Being called a racist today is one of the most feared labels, as one can’t really defend themselves with anything but “I’m not” – aside from pathetically invoking their friends of different backgrounds as arguments, which most people I trust would stay away from. There are so many sources elaborating on this concept, taking it to the moon and back, clinging to anything they can come up with, no matter how ridiculous.

Intersectional feminism partly deals with racial oppression. Not necessarily apartheid or genocide in some countries (past or present), discrimination in the workforce or anything palpable; these are rarely mentioned. What is mentioned very often and plies on SJWs’ specialty – feelings – is the harm caused by offensive comments. Given the broad scope allowed by subjectivity, one can consider just about anything offensive.

Right now, the end to this likeness of a caterpillar infestation, which devours everything in its path, is not in sight yet.

Although the titles below are self-explanatory, reading  the articles can put you in a trance, as they defy the most basic logic. In this twisted maze, there is only one certainty – if you’re white, you are guilty of racism. Regardless of you denying it or not even believing it. After all, who the hell do you think you are, claiming to know what’s in your own head? Progressive rhetoric itself becomes tainted when coming out of your hypocritical mouth.

Here’s why refusing to see colour doesn’t actually mean you’re not racist (which is nonsensical, like saying here’s why being alive doesn’t actually mean you’re not dead).

Among the reasons given is that not seeing colour ignores someone’s cultural background and heritage, denying them their uniqueness – as if taking an interest in someone’s culture had anything to do with the melanin in their skin. As a side note, in similar articles you can read about how being too interested in someone’s culture fetishises and “exotifies” them. Perhaps if you figure out just the right amount of interest you can show (not too little, not too much) you might just escape the labelling.

Here’s what a “white saviour” is (and why it’s the opposite of helpful). It starts with “volunteering in African countries”. Apparently even that is disingenuous, to the comfortable middle-class feminist. I was under the impression that folks go there to do actual community work, like helping to develop infrastructure. Skimming through the projects on the very first website I clicked on, that seems to be accurate. It’s not a “feel good story”, as the article claims. Bricks and mortar are not made from feelings.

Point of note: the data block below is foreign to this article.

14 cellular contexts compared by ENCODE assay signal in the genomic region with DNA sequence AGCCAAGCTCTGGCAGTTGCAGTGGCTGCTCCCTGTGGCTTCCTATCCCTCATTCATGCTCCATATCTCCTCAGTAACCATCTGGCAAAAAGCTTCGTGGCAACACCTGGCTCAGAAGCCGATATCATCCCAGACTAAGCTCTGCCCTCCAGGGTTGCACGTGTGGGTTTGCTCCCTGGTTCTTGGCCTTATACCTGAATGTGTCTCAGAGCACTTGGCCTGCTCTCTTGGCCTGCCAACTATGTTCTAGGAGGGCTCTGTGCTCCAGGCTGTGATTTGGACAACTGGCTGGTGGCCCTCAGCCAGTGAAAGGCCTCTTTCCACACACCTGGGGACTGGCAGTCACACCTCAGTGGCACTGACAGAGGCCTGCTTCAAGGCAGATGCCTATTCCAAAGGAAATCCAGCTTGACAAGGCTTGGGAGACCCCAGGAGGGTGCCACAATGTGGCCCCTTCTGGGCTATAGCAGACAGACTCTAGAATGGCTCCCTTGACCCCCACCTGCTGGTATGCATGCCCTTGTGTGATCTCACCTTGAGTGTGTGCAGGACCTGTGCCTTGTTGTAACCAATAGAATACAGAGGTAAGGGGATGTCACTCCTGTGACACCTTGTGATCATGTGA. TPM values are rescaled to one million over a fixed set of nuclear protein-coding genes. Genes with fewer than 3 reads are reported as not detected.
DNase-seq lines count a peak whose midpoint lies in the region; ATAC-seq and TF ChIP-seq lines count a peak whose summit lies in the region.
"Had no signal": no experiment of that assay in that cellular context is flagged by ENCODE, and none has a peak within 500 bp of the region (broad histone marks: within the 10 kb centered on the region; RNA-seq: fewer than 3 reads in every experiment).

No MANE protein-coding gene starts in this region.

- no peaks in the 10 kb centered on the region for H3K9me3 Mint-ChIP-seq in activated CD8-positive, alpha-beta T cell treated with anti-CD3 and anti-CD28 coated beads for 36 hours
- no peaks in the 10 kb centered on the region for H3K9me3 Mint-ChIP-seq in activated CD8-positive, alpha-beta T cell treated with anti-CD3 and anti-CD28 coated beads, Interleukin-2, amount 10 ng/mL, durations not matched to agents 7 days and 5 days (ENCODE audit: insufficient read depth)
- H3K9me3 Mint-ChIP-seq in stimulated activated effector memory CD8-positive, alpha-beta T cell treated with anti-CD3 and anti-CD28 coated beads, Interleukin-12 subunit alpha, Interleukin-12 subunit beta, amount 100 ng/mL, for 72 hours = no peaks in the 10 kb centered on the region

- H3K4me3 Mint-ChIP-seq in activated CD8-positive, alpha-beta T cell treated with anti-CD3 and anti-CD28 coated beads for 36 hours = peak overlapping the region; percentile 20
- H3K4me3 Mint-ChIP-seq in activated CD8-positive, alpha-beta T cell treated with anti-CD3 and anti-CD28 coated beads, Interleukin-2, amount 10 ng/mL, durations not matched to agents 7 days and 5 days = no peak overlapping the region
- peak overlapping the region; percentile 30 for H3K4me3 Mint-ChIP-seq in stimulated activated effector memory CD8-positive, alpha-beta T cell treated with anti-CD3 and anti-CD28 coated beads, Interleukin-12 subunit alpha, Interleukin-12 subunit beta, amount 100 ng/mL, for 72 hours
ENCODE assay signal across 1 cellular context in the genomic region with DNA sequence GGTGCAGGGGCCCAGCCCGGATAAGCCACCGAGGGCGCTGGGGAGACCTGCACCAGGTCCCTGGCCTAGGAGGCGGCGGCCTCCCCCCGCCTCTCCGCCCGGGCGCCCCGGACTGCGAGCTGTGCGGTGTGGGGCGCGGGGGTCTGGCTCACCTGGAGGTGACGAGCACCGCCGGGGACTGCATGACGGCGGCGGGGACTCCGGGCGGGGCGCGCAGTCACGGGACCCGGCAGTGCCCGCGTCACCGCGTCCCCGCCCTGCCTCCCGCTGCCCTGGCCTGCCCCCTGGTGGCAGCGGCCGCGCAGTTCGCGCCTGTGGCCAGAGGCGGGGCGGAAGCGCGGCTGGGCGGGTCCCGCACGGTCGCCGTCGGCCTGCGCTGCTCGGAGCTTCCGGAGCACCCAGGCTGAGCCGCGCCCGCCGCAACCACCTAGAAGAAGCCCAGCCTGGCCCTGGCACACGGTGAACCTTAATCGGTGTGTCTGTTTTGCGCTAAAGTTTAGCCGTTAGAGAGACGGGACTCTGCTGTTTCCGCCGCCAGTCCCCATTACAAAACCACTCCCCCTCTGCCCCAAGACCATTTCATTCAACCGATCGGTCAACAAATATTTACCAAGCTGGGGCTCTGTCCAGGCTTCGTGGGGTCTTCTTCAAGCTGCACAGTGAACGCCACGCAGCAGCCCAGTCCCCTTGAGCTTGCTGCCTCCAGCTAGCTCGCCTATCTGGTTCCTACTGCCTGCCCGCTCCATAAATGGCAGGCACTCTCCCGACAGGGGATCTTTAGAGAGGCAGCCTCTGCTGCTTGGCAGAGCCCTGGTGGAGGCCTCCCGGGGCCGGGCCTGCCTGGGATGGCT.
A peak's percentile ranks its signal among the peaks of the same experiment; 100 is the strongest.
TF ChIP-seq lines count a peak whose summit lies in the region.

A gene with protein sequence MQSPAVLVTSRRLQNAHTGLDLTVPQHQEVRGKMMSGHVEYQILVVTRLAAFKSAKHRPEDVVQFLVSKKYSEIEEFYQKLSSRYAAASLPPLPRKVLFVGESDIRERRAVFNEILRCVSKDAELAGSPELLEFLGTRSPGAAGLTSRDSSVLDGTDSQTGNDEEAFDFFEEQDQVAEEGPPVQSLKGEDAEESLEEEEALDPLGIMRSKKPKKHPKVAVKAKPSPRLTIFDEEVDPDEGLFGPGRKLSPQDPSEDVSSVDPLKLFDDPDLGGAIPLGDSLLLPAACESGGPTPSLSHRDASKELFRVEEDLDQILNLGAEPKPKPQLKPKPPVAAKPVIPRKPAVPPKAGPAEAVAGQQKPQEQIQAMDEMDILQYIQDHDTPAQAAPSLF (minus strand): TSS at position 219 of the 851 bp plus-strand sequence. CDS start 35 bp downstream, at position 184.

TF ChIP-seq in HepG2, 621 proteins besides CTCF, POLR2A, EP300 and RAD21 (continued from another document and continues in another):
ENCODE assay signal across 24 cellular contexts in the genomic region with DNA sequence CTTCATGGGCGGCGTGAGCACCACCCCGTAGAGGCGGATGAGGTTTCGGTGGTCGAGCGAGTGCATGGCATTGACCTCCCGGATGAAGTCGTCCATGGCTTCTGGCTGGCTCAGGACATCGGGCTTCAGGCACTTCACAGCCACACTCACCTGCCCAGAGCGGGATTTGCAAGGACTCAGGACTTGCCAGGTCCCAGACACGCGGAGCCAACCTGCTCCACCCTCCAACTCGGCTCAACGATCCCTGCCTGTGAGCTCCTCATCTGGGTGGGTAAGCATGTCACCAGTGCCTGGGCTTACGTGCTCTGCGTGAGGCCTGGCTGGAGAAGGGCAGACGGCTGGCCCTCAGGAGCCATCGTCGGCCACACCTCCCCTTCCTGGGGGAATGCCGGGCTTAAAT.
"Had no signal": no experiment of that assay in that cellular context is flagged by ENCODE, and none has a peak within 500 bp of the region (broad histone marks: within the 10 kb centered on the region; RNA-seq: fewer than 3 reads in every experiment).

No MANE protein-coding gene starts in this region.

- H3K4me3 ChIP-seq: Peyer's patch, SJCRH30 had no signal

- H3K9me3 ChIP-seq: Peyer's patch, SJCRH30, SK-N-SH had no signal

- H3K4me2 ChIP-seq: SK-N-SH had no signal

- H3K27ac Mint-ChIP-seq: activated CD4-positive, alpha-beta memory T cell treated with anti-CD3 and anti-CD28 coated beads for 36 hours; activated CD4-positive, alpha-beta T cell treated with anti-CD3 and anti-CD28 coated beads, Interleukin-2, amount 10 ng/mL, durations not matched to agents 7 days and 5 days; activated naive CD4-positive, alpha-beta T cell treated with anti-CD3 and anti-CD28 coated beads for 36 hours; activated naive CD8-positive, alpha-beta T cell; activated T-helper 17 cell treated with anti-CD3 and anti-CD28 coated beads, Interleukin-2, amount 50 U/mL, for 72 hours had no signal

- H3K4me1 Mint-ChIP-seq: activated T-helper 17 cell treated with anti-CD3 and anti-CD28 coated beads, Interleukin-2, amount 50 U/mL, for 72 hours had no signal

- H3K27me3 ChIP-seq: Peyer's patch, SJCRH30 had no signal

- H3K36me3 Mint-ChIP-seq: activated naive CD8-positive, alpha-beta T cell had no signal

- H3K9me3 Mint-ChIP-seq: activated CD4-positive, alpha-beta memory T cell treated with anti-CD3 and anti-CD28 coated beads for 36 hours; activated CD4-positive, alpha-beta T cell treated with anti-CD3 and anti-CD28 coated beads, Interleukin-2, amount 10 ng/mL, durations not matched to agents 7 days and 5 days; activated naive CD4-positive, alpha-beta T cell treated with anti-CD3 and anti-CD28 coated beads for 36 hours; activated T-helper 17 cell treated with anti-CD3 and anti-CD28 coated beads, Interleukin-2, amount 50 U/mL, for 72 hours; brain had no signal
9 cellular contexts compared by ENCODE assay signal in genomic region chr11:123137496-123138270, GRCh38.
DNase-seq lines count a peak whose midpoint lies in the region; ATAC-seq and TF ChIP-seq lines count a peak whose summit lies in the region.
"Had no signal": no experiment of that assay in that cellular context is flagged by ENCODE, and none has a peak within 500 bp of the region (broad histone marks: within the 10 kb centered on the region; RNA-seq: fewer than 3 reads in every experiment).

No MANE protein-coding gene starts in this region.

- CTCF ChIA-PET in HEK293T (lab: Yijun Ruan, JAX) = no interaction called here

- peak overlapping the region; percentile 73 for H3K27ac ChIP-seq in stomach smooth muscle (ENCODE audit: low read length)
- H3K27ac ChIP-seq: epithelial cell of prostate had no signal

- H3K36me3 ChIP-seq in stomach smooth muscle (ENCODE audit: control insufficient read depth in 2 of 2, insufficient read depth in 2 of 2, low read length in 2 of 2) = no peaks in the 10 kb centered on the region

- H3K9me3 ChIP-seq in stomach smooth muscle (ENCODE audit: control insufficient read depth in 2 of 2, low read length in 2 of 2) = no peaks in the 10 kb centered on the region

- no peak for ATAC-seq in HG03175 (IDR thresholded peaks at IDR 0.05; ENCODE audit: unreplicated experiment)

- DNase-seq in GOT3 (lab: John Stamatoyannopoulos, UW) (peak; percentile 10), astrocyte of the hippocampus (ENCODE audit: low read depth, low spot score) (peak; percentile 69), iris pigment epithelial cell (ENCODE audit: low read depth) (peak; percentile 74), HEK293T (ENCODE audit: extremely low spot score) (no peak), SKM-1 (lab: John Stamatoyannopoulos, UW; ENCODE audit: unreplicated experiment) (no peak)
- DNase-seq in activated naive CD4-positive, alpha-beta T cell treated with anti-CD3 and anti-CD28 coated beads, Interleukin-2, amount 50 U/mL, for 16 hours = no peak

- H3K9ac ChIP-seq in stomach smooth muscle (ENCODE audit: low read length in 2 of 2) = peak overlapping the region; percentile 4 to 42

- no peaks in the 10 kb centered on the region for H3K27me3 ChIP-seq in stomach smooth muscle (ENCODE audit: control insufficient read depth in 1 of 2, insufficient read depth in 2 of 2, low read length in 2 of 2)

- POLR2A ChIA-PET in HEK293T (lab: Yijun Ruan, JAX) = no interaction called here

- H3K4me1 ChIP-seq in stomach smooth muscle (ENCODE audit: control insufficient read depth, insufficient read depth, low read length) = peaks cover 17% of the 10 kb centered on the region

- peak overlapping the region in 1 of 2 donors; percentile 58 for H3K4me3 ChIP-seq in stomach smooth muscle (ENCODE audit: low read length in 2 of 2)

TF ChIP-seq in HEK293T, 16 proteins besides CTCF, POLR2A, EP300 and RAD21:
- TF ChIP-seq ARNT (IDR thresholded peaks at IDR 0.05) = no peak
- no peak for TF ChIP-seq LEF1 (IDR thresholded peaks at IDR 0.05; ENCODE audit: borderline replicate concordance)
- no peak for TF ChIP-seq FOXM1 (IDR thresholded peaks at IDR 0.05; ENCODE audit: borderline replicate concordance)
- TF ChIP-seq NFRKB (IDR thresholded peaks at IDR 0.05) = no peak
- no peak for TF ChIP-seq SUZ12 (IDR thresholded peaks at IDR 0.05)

My logic is that volunteering has nothing to do with race and everything to do with wanting to help those who need it,  while risking one’s safety (in politically unstable countries) as well as being exposed to health hazards one’s body might not be able to cope with. Unbelievably, feminists think their endless diatribes are more useful than the actual building of safe water systems or hospitals.

“When white people say they’re progressives” – The perfect reply to fake allies . Translation, the perfect reply to people we think are fake allies. And that reply is a longer version of I think you’re full of shit. Which is fair enough – I personally believe self-labelled progressives are full of it. However, it is the racially-obsessed militant clique that creates these types’ need to keep proclaiming their “ally” status in the first place. Without this constant push, people would just be people; they wouldn’t divide the world into “allies” and the rest.

However, this one takes the crown. The feminist guide to non-racist flirting with women of colour .

It’s some of the most illogical, constipated nonsense I’ve ever laid eyes on. The imagined dialogue is so far out you can just tell the whole issue is made up for the sake of creating acrimony. Consider the situation of a guy meeting a woman he likes and flirting with her. If this guy really was racist, he wouldn’t do that in the first place. There; problem solved.

Instead, the author explains for about 20 paragraphs that as a white guy he is bound to have toxic attitudes and will doubtlessly behave like a jerk, even without meaning to, as the patriarchy has brainwashed him since birth. This poor, hapless individual does not stand a chance with a woman of colour without her precious hopscotch tutorial. It’s not like he just might treat all women the same way and doesn’t need any dating advice, because he is, you know, an adult.

So unless you’ve deliberately worked to unlearn what these oppressive systems have taught you, you’re probably working with some unconsciously hurtful ideas about how to approach a woman of color.

Dating advice however is a euphemism. This reads more like how to deactivate a human landmine.

  1. Don’t focus only on her race